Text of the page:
The top two rows of swatches are made by varying the amounts of red or blues in each mixture. As you can see, you can get a variety of colors.
The bottom row was made using special mixes of my new Jean Haines Master artist set from Daniel Smith. This set was a splurge, but it contains so many pretty colors that granulate. I’m not a fan of purple, but the imperial purple is absolutely gorgeous!
This set has taught me how much fun it is to mix purples with unlikely shades of dark greens to make inky violets and forest green mixtures.
So don’t just mix the normal colors. Try some weird ones to see what you can get. Who would have thought to mix green and purple? (Brown hues also make some stunning purples!)
Making Pastel Purples and Violets
Pastels are made by adding more water. Use a palette with deep wells when mixing pastels.
Adding white watercolor to the purple mixtures will also give you lighter, pastel versions (too much white can make the paint opaque, so keep this in mind.)
An opaque version may be perfect for what you are doing but is generally frowned upon by watercolor purists. But who cares if you’re having fun?
To make lavender, you can either just dilute ultramarine blue or add white. I love both versions.
To make a lilac color, add quinacridone rose (or another cool red) to ultramarine blue and dilute the color. It also looks pretty when you add white.
You can use the same mixture to make a mauve color. Just add a bit more of the quinacridone rose. If you prefer a more muted version, add a tiny drop of yellow into the mixture to tone it down.
For more about mixing pastel colors, check out this post.
How to Make Dark Purple
Making dark purple is easy!
Just add a bit of black to the purple mixture. I prefer mixing with Payne’s gray because it’s a bit softer and has a blue tone that works well with purple.
Another easy way to make a dark purple is to mix indigo with red. In this example, I used quinacridone rose.
Mixing Pre-Made Violets Into Other Colors
My favorite use for purple is for shadows. It’s possible to get really moody colors when you mix pre-made violets with other colors.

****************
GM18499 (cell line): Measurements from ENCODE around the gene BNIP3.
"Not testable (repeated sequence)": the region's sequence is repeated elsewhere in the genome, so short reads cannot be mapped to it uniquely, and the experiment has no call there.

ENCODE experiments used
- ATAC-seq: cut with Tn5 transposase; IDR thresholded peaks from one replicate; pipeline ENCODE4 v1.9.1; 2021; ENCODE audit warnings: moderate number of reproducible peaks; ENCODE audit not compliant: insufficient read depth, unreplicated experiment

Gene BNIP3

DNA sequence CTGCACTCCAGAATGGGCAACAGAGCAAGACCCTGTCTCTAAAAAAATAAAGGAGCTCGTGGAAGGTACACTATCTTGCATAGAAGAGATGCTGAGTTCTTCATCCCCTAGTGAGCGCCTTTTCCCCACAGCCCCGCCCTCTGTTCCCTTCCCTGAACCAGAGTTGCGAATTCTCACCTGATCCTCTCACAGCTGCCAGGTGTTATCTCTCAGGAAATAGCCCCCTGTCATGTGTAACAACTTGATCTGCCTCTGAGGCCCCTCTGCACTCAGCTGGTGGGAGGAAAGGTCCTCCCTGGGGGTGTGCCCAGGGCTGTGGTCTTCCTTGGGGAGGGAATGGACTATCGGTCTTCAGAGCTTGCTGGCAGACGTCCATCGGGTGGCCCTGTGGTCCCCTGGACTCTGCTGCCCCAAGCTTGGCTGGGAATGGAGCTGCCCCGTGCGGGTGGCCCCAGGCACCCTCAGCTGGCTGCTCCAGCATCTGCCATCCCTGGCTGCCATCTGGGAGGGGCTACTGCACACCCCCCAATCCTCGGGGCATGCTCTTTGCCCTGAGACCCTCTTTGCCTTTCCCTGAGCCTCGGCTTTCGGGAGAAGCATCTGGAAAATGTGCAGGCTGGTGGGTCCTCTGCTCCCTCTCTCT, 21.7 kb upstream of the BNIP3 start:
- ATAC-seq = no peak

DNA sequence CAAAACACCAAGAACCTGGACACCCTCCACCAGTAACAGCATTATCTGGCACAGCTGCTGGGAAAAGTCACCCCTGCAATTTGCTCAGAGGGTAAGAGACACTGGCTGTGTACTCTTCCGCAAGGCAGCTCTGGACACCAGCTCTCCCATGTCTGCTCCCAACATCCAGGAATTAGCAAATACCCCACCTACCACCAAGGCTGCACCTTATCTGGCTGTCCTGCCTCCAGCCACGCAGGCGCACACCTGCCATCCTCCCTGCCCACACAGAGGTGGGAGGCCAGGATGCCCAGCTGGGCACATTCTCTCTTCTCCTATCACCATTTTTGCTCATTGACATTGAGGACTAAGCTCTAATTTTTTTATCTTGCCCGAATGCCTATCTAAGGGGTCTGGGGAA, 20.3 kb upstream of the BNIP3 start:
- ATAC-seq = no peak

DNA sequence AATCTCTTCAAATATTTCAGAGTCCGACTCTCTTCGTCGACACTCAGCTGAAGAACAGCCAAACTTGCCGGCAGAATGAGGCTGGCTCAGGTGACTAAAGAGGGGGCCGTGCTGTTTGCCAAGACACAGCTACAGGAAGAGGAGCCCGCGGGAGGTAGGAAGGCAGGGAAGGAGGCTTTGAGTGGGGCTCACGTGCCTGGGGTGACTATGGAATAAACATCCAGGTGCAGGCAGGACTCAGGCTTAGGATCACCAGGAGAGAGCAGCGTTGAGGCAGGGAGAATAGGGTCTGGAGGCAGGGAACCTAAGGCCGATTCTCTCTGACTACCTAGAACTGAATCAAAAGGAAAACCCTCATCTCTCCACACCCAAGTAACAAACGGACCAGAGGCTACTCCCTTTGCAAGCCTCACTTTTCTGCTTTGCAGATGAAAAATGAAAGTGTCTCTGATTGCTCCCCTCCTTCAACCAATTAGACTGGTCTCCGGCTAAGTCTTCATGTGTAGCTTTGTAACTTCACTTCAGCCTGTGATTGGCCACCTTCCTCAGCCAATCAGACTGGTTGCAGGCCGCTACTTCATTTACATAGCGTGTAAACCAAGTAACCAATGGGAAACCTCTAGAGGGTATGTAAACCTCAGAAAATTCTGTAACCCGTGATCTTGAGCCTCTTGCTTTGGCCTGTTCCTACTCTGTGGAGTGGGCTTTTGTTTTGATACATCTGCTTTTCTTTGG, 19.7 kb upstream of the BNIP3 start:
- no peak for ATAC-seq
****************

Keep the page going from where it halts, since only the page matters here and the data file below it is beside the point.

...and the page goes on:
Mixing violet with burnt umber creates a warm plum color. Mixing violet with phthalo green creates a moody blue-violet color.
If you just want to tone down a bright violet, you can mix a bit of yellow. Since this is the complementary color for purple, it mutes the vibrancy.
My Favorite Ready-Made Purple Watercolors (Updated)
To be honest, purple is not my favorite color, so I don’t end up using it a lot. However, there are a few purples that I like.
- Holbein Lavender – I LOVE this color so much that I have it in gouache as well. It’s the perfect light purple, almost periwinkle.
- Winsor and Newton Cotman Mauve – This color skews a bit more magenta.
- Dr. Ph Martin’s Violet – This color is more of a classic purple. Dr. Ph Martins radiant watercolors are great for a vibrant punch of color.
My new favorites are moodier and all of them granulate.
- Rembrandt Dusk Pink -This moody dark purple is gorgeous.
- Daniel Smith Shadow Violet – I love using this color for skies. It has really pretty pink undertones.
- Daniel Smith Moonglow – This color is magical. At first glance, it looks like a cool dark purple, but when you look at it more closely, you can see bits of aqua shining through. (This color contains pigments that are not lightfast, so be careful.)
- Daniel Smith Rose of Ultramarine – I never thought I would like this kind of color, but there’s something about it. It granulates really nicely too.
You Might Also Like:
- How to Mix Green Watercolors
- How to Mix Red Paint
- The Best Watercolor Supplies for Beginners
- How to Paint with Gouache
- Mixing Black Watercolors
- How to Mix Brown